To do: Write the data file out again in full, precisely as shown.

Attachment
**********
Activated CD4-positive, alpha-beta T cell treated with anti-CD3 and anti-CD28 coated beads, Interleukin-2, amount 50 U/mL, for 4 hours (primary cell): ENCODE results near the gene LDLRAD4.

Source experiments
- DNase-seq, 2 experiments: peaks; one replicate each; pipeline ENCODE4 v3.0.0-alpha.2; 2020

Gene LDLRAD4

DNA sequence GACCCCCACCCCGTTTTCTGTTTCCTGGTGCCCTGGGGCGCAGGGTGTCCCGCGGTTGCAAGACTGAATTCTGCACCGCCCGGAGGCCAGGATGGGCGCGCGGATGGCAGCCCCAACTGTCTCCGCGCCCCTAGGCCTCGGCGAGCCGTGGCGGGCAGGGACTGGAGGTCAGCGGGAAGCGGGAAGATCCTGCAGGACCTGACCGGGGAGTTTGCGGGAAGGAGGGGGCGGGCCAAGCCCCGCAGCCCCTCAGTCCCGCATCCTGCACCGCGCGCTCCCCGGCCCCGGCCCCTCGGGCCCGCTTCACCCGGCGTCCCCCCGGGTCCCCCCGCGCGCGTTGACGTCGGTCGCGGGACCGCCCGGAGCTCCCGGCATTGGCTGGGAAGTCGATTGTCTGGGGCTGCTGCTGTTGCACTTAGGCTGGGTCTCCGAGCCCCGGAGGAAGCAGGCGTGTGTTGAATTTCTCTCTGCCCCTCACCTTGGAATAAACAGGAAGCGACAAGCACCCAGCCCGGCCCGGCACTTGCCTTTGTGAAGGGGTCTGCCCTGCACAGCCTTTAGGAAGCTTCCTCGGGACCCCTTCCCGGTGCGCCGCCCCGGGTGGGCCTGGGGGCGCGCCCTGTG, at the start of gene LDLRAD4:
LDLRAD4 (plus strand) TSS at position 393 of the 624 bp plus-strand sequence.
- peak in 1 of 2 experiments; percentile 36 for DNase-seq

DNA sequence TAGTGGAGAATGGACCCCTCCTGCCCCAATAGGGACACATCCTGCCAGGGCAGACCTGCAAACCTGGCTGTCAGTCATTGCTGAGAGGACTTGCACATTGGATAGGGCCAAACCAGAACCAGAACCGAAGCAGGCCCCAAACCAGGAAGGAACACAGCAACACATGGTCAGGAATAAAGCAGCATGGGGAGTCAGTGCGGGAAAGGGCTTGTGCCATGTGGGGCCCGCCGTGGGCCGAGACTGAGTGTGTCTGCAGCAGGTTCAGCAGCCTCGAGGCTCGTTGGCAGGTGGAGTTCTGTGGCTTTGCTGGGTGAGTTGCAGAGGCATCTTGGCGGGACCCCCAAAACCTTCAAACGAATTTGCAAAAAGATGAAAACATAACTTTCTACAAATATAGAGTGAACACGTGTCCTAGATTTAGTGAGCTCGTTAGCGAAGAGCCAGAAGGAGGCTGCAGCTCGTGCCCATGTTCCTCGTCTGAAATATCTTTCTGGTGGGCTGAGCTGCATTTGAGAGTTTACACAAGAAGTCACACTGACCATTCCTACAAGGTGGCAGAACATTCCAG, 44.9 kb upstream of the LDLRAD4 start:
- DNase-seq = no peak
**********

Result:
Activated CD4-positive, alpha-beta T cell treated with anti-CD3 and anti-CD28 coated beads, Interleukin-2, amount 50 U/mL, for 4 hours (primary cell): ENCODE results near the gene LDLRAD4.

Source experiments
- DNase-seq, 2 experiments: peaks; one replicate each; pipeline ENCODE4 v3.0.0-alpha.2; 2020

Gene LDLRAD4

DNA sequence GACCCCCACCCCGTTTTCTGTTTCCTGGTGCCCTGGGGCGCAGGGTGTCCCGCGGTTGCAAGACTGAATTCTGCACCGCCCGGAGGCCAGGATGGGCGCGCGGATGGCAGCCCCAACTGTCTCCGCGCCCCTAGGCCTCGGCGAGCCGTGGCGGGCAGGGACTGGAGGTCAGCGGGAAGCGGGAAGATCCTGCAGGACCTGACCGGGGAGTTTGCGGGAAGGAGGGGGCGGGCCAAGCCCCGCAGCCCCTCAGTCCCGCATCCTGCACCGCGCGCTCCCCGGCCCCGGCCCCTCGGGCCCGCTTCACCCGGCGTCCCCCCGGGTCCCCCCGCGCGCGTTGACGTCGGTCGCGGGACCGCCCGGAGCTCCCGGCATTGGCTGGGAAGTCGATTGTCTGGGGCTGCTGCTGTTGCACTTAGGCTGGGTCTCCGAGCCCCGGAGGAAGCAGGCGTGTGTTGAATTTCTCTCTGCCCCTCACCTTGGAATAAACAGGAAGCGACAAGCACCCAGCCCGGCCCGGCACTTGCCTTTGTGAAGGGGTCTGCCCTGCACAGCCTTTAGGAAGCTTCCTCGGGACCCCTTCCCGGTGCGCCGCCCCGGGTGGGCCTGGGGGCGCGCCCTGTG, at the start of gene LDLRAD4:
LDLRAD4 (plus strand) TSS at position 393 of the 624 bp plus-strand sequence.
- peak in 1 of 2 experiments; percentile 36 for DNase-seq

DNA sequence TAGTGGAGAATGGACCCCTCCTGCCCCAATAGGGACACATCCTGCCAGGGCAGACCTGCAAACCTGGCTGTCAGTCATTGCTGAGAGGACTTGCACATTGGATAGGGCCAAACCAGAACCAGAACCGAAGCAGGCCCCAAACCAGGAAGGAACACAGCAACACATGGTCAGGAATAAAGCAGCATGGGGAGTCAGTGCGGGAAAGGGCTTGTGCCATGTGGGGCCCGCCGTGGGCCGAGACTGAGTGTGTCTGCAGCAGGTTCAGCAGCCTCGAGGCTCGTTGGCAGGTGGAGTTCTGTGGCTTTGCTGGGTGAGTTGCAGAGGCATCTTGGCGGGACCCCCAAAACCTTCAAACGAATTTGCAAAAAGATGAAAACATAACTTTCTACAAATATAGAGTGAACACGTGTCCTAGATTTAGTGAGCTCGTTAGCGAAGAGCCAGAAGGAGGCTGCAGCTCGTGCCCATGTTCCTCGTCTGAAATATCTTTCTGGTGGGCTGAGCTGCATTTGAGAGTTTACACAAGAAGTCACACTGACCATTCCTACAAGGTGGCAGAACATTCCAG, 44.9 kb upstream of the LDLRAD4 start:
- DNase-seq = no peak